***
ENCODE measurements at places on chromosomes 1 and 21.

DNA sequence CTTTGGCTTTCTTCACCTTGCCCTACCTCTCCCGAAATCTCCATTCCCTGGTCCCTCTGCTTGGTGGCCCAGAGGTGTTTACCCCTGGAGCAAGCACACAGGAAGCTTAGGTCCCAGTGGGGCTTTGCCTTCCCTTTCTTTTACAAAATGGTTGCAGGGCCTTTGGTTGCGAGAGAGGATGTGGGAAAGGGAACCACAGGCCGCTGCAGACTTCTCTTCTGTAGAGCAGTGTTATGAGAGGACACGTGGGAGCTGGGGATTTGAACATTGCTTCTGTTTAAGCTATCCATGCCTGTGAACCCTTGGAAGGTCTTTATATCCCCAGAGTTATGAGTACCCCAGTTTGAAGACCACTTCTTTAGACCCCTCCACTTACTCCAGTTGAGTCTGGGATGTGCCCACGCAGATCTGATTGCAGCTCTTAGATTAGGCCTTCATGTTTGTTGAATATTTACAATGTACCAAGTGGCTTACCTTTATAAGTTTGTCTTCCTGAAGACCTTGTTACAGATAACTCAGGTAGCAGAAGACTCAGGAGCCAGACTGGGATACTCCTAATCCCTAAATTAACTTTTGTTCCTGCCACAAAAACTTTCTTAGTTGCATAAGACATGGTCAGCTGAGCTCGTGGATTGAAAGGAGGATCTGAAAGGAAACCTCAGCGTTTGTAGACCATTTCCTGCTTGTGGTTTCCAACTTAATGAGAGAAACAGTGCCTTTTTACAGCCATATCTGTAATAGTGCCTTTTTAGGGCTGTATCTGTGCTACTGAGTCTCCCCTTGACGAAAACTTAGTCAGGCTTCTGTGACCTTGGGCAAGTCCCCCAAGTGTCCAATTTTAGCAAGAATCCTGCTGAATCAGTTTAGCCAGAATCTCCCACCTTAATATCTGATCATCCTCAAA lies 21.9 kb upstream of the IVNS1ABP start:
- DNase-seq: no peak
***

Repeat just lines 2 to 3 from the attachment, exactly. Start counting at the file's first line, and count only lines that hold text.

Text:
DNA sequence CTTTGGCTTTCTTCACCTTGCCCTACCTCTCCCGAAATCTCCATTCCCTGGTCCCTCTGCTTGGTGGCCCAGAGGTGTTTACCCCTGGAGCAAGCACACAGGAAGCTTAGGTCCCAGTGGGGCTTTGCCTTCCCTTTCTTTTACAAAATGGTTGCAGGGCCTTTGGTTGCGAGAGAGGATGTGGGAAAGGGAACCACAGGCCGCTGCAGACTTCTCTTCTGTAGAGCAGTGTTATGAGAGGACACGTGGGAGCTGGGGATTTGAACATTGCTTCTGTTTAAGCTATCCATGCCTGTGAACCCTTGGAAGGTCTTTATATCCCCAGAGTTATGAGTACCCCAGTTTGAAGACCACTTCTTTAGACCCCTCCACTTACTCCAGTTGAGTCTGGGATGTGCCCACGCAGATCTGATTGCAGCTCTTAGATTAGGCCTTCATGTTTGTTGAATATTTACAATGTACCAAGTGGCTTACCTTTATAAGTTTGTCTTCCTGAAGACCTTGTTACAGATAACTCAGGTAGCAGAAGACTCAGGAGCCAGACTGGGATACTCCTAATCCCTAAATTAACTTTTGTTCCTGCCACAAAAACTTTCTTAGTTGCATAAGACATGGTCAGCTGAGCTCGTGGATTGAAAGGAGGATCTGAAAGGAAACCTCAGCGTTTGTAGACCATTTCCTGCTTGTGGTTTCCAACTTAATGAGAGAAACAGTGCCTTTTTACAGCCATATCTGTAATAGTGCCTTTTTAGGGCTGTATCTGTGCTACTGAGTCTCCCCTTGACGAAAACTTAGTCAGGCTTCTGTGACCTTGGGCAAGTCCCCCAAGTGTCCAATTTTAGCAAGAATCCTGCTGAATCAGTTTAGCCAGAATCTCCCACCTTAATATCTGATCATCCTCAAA lies 21.9 kb upstream of the IVNS1ABP start:
- DNase-seq: no peak